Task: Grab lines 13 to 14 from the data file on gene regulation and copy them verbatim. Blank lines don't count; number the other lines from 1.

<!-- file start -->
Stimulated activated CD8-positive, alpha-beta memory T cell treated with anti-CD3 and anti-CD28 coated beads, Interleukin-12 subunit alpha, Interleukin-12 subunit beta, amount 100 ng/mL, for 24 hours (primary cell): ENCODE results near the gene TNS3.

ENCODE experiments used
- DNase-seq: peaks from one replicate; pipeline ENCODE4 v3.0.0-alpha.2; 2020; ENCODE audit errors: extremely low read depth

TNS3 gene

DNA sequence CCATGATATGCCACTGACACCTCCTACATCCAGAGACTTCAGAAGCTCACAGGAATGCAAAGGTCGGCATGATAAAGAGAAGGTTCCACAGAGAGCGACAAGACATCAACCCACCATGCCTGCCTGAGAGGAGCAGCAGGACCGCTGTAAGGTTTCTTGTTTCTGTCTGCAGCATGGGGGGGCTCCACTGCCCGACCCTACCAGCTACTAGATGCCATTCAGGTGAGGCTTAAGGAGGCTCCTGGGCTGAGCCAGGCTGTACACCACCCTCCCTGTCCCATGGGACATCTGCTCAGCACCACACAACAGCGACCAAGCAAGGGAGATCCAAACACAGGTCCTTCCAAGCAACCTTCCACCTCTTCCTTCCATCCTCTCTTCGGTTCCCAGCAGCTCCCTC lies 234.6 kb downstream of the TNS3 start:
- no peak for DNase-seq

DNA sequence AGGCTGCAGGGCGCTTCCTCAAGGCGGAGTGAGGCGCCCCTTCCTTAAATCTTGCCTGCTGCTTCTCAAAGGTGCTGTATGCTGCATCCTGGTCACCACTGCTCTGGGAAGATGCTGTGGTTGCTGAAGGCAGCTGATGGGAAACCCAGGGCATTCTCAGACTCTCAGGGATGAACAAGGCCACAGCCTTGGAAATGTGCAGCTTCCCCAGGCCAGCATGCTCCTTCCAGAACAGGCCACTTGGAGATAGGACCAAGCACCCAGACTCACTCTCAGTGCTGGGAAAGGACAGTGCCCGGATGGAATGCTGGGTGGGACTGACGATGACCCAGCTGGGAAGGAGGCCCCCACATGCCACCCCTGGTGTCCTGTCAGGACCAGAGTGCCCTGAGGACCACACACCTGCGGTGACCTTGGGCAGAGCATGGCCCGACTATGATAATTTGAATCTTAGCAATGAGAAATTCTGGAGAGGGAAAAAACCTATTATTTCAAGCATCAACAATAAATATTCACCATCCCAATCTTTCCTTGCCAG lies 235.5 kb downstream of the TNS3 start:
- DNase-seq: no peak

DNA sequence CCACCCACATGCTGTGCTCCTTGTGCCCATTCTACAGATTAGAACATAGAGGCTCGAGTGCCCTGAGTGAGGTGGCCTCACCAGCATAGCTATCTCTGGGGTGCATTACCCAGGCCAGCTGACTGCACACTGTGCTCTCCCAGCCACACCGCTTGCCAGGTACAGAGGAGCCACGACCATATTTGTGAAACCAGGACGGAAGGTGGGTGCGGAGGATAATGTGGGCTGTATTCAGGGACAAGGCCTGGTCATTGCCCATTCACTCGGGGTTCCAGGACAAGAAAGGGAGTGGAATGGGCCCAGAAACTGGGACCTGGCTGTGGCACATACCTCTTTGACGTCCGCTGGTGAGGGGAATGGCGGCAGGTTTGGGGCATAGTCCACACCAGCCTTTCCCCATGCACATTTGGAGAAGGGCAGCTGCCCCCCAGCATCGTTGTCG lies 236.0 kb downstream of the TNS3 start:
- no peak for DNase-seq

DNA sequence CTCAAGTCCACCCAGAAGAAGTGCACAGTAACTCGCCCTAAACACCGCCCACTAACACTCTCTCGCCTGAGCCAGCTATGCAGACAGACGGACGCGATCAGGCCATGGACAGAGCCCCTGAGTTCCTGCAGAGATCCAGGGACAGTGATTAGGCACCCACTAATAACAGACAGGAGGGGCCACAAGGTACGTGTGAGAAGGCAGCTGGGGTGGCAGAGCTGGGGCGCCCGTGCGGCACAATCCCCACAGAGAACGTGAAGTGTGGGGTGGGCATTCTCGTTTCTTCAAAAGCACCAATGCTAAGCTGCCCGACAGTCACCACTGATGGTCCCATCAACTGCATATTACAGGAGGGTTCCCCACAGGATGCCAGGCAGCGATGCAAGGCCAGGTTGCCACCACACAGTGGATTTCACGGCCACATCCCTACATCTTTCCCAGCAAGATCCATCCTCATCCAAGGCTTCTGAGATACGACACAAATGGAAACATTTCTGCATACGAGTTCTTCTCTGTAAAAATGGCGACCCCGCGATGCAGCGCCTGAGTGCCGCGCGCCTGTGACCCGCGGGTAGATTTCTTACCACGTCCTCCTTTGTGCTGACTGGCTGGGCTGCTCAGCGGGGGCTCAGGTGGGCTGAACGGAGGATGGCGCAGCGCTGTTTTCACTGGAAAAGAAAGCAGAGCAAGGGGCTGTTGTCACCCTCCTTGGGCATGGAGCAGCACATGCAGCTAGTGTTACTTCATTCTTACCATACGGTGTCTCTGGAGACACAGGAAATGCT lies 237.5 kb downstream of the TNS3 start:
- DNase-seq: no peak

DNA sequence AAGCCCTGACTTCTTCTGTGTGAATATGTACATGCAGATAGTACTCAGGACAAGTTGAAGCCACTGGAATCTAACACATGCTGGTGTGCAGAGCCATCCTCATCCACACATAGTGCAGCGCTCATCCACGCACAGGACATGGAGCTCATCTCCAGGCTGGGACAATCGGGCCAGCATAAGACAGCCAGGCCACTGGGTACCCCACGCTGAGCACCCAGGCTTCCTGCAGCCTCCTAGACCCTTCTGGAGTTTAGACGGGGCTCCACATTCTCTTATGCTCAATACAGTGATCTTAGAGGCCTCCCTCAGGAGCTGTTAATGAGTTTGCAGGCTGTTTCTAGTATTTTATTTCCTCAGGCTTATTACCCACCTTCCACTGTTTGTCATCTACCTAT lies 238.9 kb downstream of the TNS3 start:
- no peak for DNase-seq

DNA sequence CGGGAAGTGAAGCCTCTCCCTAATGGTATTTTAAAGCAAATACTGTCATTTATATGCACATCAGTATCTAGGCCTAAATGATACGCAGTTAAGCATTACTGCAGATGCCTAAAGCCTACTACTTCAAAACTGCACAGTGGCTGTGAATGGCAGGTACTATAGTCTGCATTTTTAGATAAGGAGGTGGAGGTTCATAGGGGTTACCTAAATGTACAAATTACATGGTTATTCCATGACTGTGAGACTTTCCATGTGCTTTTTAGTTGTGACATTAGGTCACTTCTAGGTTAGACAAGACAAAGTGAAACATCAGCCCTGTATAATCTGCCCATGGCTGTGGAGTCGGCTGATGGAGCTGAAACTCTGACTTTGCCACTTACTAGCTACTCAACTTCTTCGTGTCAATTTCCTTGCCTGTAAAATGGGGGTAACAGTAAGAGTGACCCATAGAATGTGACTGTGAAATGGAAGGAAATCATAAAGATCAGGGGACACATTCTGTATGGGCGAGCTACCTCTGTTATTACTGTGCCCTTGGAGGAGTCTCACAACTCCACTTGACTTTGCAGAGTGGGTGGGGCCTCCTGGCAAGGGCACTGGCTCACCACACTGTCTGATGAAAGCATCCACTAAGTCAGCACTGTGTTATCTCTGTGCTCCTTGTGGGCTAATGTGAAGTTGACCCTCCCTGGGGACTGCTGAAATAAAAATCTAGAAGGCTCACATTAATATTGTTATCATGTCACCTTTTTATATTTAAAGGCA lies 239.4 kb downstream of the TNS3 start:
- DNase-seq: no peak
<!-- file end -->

DNA sequence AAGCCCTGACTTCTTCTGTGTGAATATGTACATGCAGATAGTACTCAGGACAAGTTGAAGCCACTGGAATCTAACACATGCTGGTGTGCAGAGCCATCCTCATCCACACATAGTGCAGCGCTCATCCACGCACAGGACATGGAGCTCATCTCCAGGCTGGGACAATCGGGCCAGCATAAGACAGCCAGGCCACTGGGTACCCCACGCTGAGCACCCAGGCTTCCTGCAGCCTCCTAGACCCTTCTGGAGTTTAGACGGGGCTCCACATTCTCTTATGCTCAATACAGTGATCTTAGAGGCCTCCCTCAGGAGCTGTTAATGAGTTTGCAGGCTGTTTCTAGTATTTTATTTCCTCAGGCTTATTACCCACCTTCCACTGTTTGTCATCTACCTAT lies 238.9 kb downstream of the TNS3 start:
- no peak for DNase-seq